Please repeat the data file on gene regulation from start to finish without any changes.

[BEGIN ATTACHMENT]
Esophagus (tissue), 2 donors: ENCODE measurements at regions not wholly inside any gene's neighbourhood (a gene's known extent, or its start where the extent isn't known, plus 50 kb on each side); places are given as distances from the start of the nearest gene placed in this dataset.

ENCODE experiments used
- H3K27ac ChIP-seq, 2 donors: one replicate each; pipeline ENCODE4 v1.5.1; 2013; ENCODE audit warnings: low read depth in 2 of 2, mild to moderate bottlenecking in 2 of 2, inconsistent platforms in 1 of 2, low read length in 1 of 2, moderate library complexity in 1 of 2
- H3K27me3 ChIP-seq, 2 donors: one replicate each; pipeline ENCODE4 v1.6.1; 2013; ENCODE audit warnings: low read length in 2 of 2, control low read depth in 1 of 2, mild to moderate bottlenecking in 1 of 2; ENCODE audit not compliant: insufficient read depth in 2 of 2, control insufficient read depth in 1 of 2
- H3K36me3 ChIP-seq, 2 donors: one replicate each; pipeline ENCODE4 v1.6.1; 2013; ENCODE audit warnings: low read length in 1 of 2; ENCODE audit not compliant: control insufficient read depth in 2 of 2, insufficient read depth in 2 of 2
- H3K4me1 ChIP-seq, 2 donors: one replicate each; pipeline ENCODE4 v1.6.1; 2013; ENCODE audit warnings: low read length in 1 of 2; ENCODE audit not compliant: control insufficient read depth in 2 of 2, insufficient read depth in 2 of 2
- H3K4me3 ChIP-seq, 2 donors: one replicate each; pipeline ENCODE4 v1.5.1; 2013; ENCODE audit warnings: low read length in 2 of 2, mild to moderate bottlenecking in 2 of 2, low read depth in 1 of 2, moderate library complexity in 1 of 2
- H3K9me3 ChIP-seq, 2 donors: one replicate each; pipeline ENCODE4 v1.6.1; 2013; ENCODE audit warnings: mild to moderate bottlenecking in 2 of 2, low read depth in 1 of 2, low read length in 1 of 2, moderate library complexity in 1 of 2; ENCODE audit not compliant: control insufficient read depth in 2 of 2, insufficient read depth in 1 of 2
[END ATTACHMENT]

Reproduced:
Esophagus (tissue), 2 donors: ENCODE measurements at regions not wholly inside any gene's neighbourhood (a gene's known extent, or its start where the extent isn't known, plus 50 kb on each side); places are given as distances from the start of the nearest gene placed in this dataset.

ENCODE experiments used
- H3K27ac ChIP-seq, 2 donors: one replicate each; pipeline ENCODE4 v1.5.1; 2013; ENCODE audit warnings: low read depth in 2 of 2, mild to moderate bottlenecking in 2 of 2, inconsistent platforms in 1 of 2, low read length in 1 of 2, moderate library complexity in 1 of 2
- H3K27me3 ChIP-seq, 2 donors: one replicate each; pipeline ENCODE4 v1.6.1; 2013; ENCODE audit warnings: low read length in 2 of 2, control low read depth in 1 of 2, mild to moderate bottlenecking in 1 of 2; ENCODE audit not compliant: insufficient read depth in 2 of 2, control insufficient read depth in 1 of 2
- H3K36me3 ChIP-seq, 2 donors: one replicate each; pipeline ENCODE4 v1.6.1; 2013; ENCODE audit warnings: low read length in 1 of 2; ENCODE audit not compliant: control insufficient read depth in 2 of 2, insufficient read depth in 2 of 2
- H3K4me1 ChIP-seq, 2 donors: one replicate each; pipeline ENCODE4 v1.6.1; 2013; ENCODE audit warnings: low read length in 1 of 2; ENCODE audit not compliant: control insufficient read depth in 2 of 2, insufficient read depth in 2 of 2
- H3K4me3 ChIP-seq, 2 donors: one replicate each; pipeline ENCODE4 v1.5.1; 2013; ENCODE audit warnings: low read length in 2 of 2, mild to moderate bottlenecking in 2 of 2, low read depth in 1 of 2, moderate library complexity in 1 of 2
- H3K9me3 ChIP-seq, 2 donors: one replicate each; pipeline ENCODE4 v1.6.1; 2013; ENCODE audit warnings: mild to moderate bottlenecking in 2 of 2, low read depth in 1 of 2, low read length in 1 of 2, moderate library complexity in 1 of 2; ENCODE audit not compliant: control insufficient read depth in 2 of 2, insufficient read depth in 1 of 2